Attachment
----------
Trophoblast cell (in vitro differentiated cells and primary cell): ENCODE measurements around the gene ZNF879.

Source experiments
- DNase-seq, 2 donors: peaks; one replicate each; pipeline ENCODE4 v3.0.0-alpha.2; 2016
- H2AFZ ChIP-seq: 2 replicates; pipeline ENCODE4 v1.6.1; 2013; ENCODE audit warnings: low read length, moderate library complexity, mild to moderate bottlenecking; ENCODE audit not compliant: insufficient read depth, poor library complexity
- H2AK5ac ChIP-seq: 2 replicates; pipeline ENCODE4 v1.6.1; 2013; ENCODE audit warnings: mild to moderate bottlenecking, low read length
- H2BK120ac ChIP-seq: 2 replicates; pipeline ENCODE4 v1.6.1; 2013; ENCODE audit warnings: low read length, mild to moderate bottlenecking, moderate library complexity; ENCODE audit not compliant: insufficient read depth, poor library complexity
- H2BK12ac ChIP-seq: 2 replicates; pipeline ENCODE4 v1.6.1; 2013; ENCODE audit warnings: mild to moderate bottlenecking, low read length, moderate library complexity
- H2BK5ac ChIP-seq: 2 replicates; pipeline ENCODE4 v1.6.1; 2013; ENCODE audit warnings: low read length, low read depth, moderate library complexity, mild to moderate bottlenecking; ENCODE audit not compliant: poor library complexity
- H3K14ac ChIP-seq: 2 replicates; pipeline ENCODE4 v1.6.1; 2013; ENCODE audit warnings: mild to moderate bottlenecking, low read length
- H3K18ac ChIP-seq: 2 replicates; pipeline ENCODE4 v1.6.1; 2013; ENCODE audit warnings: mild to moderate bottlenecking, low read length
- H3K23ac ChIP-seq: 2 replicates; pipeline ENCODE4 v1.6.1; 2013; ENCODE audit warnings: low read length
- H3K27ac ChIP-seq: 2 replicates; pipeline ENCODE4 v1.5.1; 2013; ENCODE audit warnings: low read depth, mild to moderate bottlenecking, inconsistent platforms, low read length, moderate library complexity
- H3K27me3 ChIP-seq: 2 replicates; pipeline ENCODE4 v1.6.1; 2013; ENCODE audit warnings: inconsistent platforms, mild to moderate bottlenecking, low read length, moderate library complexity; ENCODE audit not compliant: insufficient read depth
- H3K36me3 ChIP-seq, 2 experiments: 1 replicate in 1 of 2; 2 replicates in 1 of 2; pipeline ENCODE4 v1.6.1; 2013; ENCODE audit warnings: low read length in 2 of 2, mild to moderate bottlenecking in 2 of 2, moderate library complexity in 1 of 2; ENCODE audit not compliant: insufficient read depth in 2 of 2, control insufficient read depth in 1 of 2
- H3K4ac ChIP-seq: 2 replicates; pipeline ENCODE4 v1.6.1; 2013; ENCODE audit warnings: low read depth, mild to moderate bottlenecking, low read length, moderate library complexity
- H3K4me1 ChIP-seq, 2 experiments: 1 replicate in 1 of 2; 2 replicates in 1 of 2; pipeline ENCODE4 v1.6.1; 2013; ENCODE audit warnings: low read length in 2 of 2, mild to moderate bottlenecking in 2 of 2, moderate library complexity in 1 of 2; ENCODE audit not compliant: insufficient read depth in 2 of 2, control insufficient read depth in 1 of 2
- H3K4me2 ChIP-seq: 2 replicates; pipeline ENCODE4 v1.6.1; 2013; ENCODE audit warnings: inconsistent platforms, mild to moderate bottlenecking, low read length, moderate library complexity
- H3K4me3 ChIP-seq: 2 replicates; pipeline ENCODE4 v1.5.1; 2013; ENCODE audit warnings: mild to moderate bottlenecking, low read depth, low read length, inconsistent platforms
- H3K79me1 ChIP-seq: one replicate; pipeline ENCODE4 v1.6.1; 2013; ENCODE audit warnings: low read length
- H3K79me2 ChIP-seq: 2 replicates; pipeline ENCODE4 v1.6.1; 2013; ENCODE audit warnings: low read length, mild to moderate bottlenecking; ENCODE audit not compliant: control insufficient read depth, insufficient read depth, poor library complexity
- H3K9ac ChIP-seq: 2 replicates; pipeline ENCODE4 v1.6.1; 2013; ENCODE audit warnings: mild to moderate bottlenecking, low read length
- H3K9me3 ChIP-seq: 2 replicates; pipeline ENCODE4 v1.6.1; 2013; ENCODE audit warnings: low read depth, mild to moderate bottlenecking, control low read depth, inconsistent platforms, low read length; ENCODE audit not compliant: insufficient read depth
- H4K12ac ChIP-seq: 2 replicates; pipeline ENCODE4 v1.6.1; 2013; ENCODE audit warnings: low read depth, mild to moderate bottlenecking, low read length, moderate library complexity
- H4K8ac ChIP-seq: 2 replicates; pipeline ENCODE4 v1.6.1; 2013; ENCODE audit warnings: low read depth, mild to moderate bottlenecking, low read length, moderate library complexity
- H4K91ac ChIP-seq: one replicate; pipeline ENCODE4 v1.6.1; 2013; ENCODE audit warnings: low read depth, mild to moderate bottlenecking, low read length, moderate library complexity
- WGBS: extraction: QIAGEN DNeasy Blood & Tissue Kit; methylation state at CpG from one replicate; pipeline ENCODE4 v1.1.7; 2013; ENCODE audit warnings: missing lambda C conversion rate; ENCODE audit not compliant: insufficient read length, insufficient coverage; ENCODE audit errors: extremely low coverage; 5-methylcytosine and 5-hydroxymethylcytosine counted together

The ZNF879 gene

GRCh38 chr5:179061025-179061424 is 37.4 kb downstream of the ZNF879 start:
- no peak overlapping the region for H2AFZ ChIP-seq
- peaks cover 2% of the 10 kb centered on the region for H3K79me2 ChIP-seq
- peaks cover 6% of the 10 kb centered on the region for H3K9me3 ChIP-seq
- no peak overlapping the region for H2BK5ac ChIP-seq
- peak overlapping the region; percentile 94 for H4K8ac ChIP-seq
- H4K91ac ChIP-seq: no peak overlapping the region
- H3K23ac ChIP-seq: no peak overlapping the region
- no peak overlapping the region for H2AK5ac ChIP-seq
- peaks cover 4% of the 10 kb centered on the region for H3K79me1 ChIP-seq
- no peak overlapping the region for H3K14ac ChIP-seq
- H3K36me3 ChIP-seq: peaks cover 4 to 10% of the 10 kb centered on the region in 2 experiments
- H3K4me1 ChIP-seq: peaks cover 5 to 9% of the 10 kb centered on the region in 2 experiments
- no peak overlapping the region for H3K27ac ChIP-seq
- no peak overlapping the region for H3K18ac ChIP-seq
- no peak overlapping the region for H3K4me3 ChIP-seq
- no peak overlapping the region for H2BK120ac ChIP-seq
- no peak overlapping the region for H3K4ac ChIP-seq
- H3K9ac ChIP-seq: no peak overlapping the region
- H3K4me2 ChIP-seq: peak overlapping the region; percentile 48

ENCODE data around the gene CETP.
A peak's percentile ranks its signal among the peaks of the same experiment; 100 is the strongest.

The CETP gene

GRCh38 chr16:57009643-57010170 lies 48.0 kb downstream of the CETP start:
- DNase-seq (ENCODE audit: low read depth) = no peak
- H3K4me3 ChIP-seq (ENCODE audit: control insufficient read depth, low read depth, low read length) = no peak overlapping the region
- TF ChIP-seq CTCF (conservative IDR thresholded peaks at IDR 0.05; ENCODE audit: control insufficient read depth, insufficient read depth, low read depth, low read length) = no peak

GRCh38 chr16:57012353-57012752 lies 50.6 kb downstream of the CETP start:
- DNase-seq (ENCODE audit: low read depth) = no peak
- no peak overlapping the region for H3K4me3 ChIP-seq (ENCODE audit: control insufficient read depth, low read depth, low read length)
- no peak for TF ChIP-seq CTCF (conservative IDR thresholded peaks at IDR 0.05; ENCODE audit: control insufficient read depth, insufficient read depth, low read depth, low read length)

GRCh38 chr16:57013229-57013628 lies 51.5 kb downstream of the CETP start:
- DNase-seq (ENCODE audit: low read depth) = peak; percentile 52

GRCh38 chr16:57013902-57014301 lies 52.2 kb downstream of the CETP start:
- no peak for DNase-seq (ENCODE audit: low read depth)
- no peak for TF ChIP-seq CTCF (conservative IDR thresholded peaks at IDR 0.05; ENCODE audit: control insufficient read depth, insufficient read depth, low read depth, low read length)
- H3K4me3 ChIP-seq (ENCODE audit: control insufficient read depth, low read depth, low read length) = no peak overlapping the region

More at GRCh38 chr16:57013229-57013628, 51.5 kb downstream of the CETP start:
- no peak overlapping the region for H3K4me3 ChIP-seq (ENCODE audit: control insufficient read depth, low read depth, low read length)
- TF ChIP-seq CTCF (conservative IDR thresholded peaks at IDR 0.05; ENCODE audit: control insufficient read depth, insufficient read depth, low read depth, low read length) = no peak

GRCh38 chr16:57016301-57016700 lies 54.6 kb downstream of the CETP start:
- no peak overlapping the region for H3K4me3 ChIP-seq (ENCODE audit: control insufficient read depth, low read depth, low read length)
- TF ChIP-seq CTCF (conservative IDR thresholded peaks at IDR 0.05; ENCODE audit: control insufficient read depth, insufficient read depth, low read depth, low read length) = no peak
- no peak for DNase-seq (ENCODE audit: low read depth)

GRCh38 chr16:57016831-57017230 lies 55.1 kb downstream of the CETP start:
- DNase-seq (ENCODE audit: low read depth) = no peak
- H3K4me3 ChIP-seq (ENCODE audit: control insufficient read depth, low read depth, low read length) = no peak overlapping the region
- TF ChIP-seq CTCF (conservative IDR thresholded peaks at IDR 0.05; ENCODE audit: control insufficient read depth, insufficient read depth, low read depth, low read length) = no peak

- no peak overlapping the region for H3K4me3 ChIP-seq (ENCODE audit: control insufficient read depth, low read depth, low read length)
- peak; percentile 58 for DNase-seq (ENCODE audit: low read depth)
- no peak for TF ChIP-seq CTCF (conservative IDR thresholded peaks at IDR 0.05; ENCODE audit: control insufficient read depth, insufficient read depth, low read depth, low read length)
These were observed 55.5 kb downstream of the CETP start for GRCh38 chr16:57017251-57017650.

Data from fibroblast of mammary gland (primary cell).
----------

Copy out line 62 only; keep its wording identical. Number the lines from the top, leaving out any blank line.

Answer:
- no peak for DNase-seq (ENCODE audit: low read depth)